Synopsis: The congregation reaffirms its unity in praying the "Our Father". This prayer is also called the "The Lord's Prayer" or "Pater Noster." The "Doxology" is not the hymn favored by Protestants and Evangelicals, but a brief statement of praise to the three Persons of the Trinity. The "Sign of Peace" affirms that all those assisting at Mass are of one body. Greetings are exchanged with a (non-moving) handclasp and a statement of "Peace be with you" or very similar. Those who are very close may kiss on the cheek; but it is not an expected act among the general congregation. The consecrated host is broken (= "fracture") and distributed to the congregation during Communion. The rite closes with a special prayer peculiar to the day.
    • Our Father
    • Doxology
    • Sign of Peace
    • Breaking of the Bread
    • Communion
    • Prayer after Communion
Dismissal

The "New" Mass and the "Old" Mass


An example of a remodelled altar for the "New" Mass
The altar, which once stood against the reredos in the background, has been moved away, with the celebrant saying Mass facing the congregation over the newly located altar. Unlike many churches, this church kept its carved reredos and inset tabernacle.

In the late 1960s a revised Roman Missal was introduced to replace the previous Tridentine Missal published in 1570, following the Council of Trent. For four centuries, what is loosely called a Tridentine Mass, that is the Mass celebrated in accordance with the Tridentine Missal, only underwent minor changes. Among the principal reforms of the new Missal were:

  • the option (universally availed of) to use a vernacular translation of the Roman Missal, in place of the traditional Latin;
  • a redesigning of the sanctuary to facilitate the celebration in accordance with the new Missal. This included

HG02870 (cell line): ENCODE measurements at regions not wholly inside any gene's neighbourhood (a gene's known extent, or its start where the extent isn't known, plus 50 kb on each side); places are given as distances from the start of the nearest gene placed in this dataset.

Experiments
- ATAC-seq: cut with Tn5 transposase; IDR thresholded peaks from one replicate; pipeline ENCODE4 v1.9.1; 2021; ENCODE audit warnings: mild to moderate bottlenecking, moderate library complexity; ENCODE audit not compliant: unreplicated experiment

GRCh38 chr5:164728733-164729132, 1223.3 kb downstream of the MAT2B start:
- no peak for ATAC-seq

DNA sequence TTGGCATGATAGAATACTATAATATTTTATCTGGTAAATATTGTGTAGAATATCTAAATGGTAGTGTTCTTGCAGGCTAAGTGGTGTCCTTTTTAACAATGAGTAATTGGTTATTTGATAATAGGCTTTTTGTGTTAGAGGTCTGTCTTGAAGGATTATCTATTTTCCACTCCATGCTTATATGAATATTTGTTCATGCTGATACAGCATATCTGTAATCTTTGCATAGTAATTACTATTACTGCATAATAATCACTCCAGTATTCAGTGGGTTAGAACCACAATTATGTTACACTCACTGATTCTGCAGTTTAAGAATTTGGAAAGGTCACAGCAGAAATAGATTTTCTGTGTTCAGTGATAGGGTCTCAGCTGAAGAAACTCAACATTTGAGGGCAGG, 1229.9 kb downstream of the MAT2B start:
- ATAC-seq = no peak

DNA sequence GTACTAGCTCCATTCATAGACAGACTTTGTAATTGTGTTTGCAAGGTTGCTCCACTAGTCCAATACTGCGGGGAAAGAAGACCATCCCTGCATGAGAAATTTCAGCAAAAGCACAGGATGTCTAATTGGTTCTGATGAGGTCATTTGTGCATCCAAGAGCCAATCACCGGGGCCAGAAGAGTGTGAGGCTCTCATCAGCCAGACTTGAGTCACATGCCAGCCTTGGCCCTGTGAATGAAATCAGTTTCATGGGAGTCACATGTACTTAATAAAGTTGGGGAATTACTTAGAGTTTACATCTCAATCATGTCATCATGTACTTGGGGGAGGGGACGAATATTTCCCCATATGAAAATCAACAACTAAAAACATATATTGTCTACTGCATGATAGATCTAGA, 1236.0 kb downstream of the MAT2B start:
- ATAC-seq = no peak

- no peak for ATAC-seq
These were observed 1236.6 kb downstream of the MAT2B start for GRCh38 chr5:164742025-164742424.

• the moving of the altar from its previous location, up against a reredos (decorative back mounting) so as to allow the priest to face the congregation when celebrating Mass. Previously (as the above image showed) the celebrant had his back to the congregation and faced the Tabernacle;
    • The removal in some cases of Altar rails which separated the congregation from the sanctuary where the altar was located;
    • The replacement of high pulpits by ambos. Where a pulpit had not existed, an ambo was installed;
  • the replacement of traditional priestly vestments by less decorated more freeflowing vestments based on the form worn in the early church;
  • the use of vernacular hymns in place of gregorian chant and latin hymns;
  • the introduction of Ministers of the Eucharist to help the celebrant in the distribution of Holy Communion;
  • the introduction of Ministers of the Word, so that the laity could participate in the Mass through readings other than the gospel;
  • the scrapping of the ban imposed by Pope Pius X on women entering the sanctuary.

A small minority of catholics continue to campaign for the reinstatement of the Tridentine Mass. While the rules laid down in the new Missal allow and recommend the celebration of Mass in Latin, the use of the earlier Missal was prohibited for some years following its successor's introduction. (Today it is allowed, given as special dispense.)

Many of the resigned altars have proved controversial, with public opposition to the removal of altar rails and the reredos.

Other critics have alleged that the celebration of Mass according to the new Missal (Novus Ordo called by some) is unattractive and unappealing, and lacks the degree of ceremony and ritual that marked its predecessor. Some conservative critics have claimed that the rapid decline in religious attendance is due to the allegedly boring nature of the modern ceremony. Its defenders argue that without the reform, religious attendance would have declined even further.